I want to stress, though, that even nurse practitioners have considerable academic training: They fully understand the diseases they are treating (and often take more time to explain the underlying processes to patients). The same should be true for less costly degree paths in law. We can train students to be thoughtful professionals--at a variety of levels--for less expense.

Bill Henderson

Love the sentiment. More access to justice?

--Direct service work for low pay is the work for Mother Teresa. Technology is a better hope that lower priced law schools. Law schools can't create Mother Teresas, but technology can scale her mission. Law schools need to learn more about the MBAs poised to make a lot of money from opportunities like Mother Teresa, Esq.

--Cost of access to justice is a function of the cost of the justice system. Why take the courts as a given? Law school professors can conceive of better systems and lobby cash-strapped legislatures to adopt them. Write fewer articles; use tenure to build coalitions. We've got a huge design problem. We need more justice faster, thus requiring less lawyer time per problem. ADR/mediation is this outcome on a crude scale.

Jon

Perhaps I misspoke when I used the word complex to describe the discrete tasks performed by entry-level lawyers, since one would hardly call large firm junior associate work "complex," although the hours make it mentally exhausting. The legal issues a first-year associate is asked to research at Paul, Weiss may be more complex than those at Paul Brown's Main Street firm, and so they might want to hire only from the top students at the best schools. But the big difference is that Paul Weiss's clients are willing to pay more, a lot more, for the knowledge that the Paul Weiss associate attended Yale or Harvard. Paul Brown's client couldn't care less.

Second, it would be much easier to handle an individual client matter from start to finish at the small firm than it would be at the large firm stage because there are simply less things to do, although I wouldn't expect a young lawyer to know how to do either very well the first time around. The problem for the young lawyer is finding clients and surviving until he builds his practice. Whereas the big firm attorney needs to survive many years in the practice before he is ready to take on a case (but could handle smaller pro bono matters on his own which is how they get experience during those first few years).

What the small firm attorneys I've spoken to intimated is that the market is so saturated with unemployed attorneys that it makes no sense to hire a recent graduate when you can hire one who is three years out. Unfortunately those employers make up a majority of legal employers and entry-levels are missing out on a lot of good apprenticeship opportunities. That's why I would advise current law students to take jobs with local small firms during the school year. Hopefully they can demonstrate their value by working hard and get hired on after graduation. Of course, the ABA has rules against law students working more than 20 hours a week and this work does cut into class time. There is also a problem with attorneys using law students for their free Westlaw/Lexis accounts which is against the terms of agreement.

Concerned Reader

Shitlaw is a snobbish term created by those HYS grads for whom DLA Piper is a failure, because they wanted Skadden or DPW.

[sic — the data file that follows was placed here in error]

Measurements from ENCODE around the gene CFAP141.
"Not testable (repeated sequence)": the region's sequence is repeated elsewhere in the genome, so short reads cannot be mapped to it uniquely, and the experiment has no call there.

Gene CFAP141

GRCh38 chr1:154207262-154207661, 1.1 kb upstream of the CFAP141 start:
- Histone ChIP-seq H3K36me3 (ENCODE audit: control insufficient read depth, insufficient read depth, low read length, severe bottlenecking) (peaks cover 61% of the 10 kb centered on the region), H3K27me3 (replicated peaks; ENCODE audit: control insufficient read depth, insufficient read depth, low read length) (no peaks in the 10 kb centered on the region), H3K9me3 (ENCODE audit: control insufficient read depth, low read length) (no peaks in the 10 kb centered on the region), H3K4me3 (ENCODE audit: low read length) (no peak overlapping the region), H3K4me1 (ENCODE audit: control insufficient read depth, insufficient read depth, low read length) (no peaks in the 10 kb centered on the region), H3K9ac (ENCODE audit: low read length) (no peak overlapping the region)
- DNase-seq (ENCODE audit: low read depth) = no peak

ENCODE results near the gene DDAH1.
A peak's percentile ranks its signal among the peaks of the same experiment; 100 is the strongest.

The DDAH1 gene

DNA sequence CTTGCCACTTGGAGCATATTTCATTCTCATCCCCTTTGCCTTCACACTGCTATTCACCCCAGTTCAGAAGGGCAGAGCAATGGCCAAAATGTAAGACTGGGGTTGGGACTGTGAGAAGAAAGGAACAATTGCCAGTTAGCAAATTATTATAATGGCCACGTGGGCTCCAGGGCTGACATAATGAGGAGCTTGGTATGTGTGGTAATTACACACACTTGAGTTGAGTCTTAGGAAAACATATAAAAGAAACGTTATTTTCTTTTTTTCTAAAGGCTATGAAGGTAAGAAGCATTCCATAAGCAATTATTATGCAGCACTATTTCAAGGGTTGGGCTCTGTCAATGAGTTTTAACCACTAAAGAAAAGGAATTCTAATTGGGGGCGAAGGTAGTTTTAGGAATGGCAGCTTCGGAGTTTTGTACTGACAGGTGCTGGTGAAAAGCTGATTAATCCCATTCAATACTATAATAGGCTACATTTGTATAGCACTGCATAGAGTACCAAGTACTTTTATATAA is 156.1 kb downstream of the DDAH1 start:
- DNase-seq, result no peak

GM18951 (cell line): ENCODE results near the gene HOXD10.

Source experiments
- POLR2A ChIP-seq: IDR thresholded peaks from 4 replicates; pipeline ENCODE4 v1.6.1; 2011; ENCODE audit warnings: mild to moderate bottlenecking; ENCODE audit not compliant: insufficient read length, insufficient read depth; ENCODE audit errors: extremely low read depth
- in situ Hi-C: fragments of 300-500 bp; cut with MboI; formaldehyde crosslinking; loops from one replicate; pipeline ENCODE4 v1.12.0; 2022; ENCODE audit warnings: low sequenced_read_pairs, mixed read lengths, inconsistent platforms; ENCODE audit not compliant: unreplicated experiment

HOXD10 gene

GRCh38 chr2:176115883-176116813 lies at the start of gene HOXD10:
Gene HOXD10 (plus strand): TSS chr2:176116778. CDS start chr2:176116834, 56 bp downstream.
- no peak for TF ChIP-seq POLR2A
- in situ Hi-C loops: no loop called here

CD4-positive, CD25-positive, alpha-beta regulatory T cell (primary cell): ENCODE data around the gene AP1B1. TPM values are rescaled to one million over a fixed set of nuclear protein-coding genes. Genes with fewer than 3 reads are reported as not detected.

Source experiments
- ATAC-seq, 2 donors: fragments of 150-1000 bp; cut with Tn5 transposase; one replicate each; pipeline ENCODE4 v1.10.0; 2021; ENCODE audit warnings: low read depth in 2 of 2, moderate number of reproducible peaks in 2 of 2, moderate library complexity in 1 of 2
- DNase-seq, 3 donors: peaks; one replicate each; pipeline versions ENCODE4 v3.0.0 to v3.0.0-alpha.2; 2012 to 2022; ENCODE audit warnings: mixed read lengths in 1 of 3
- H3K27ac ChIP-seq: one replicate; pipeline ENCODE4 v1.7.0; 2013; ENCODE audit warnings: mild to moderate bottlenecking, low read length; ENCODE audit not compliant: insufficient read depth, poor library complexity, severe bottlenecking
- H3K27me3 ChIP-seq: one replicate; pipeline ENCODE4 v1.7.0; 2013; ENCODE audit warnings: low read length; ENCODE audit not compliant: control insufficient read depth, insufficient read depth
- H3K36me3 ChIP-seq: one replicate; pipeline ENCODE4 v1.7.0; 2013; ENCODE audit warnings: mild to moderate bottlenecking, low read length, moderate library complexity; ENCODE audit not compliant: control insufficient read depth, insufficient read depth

The reality is that shitlaw jobs - meaning full time attorney jobs paying $50,000 - are hard to get because schools pump out two lawyers for every job opening.

BH

It is not at all probable that HYS grads coined this term.

Isabelle

Yeah, ok. What group of people is cotsnantly making every topic about race? Liberals.Health Care, race.Stimulus Bill, race.Immigration Law, race.Distribution of wealth, race.Education, race.Fighting terrorism, race.Even Obama opened his mouth too soon and used race when that idiot Harvard professor was in the wrong, while police officers were just trying to do their job. When an officer shows up to investigate a reported break in you don't start calling him a racist and talking about his mamma.It's the left that is obsessed with race and they put that above right and wrong.

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About the Blog

  • Rising tuition. Misleading employment statistics. Inadequate skills training. Law schools have faced plenty of criticism for their role in the struggles of young lawyers today. The National Law Journal has assembled a panel of legal educators and law graduates to discuss whether law schools are facing a crisis, and how they should respond to their mounting problems.

Law School Review Contributors

  • Brian Tamanaha
    A professor at Washington University in St. Louis School of Law who writes about law schools on the blog Balkinization
  • Erwin Chemerinsky
    Founding dean of the University of California, Irvine School of Law
  • John F. O’Brien
    Dean of the New England Law, Boston and chairman of the Council of the American Bar Association’s Section on Legal Education and Admissions to the Bar
  • Kyle McEntee
    A 2011 graduate of Vanderbilt University Law School and the executive director of Law School Transparency, a nonprofit group advocating for legal education reform
  • Lucille Jewel
    Professor at Atlanta’s John Marshall Law School who has written about the problems faced by recent law school graduates
  • Michael A. Olivas
    A professor at the University of Houston Law Center and the current president of the Association of American Law Schools
  • William Henderson
    Professor at Indiana University Maurer School of Law—Bloomington who studies the legal profession

Law School Review: Further Reading